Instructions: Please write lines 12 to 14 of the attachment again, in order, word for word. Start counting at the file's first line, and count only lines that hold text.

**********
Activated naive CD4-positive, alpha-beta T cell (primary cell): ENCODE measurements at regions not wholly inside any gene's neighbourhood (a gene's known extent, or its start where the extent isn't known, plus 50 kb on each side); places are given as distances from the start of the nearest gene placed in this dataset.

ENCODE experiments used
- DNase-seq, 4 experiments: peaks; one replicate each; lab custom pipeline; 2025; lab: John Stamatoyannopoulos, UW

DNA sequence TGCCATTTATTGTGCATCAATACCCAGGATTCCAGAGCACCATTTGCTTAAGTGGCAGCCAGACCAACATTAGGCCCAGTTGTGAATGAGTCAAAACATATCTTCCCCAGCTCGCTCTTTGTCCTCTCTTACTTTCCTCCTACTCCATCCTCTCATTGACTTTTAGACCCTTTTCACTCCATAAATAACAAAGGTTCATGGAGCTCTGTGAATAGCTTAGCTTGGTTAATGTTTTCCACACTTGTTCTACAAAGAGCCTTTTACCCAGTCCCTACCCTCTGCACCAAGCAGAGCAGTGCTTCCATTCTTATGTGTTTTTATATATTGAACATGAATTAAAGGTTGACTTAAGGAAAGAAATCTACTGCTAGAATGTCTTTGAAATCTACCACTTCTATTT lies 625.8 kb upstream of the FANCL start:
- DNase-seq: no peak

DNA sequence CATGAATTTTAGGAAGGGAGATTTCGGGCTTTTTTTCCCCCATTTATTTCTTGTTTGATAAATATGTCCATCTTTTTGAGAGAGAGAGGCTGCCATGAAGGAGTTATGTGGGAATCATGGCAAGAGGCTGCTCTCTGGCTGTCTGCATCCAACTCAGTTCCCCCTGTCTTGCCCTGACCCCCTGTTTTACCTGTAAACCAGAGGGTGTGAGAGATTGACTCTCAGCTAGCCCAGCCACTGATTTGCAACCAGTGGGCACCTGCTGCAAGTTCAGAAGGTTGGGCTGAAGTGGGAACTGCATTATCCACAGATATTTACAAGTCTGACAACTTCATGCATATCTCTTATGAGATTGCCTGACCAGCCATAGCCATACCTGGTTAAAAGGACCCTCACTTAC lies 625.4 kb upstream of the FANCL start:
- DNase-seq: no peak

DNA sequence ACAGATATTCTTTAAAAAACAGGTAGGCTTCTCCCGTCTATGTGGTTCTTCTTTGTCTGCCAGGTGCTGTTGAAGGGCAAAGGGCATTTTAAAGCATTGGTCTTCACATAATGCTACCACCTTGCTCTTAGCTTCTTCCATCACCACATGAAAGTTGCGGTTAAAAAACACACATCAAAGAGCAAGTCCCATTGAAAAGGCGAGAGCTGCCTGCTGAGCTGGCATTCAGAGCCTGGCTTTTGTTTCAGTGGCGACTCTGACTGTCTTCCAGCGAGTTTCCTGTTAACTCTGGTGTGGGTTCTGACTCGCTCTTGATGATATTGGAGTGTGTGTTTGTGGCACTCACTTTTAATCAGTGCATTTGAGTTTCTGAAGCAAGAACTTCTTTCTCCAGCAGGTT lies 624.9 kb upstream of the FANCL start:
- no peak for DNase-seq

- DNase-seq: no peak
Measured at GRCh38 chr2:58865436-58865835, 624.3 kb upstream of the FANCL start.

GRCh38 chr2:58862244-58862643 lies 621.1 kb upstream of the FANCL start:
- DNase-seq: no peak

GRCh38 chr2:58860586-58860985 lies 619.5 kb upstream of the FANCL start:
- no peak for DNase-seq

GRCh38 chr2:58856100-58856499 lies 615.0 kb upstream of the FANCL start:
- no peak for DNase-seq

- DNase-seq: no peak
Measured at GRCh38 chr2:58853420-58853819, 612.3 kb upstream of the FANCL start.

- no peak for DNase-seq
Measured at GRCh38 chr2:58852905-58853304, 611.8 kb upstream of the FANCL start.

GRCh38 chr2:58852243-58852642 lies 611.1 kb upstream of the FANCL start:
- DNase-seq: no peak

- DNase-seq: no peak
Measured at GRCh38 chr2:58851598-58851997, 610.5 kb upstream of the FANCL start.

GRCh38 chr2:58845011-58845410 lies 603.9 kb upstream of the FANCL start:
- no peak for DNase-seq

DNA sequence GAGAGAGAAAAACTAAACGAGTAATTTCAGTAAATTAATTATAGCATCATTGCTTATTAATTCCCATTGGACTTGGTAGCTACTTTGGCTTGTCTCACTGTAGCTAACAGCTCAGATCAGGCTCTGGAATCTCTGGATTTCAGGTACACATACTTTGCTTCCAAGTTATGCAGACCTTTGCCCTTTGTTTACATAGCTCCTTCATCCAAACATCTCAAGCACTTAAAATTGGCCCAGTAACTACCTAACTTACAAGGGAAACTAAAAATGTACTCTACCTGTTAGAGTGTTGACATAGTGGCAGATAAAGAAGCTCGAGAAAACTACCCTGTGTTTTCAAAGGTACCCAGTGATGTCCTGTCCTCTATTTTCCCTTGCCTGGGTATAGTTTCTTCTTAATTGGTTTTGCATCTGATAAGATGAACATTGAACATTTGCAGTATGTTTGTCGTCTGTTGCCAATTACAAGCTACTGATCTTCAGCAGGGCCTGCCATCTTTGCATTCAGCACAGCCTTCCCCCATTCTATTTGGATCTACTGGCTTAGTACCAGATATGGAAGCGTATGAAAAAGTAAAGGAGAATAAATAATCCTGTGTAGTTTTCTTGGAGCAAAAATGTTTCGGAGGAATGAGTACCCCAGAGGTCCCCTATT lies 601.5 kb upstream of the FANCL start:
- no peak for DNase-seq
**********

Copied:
GRCh38 chr2:58862244-58862643 lies 621.1 kb upstream of the FANCL start:
- DNase-seq: no peak

GRCh38 chr2:58860586-58860985 lies 619.5 kb upstream of the FANCL start: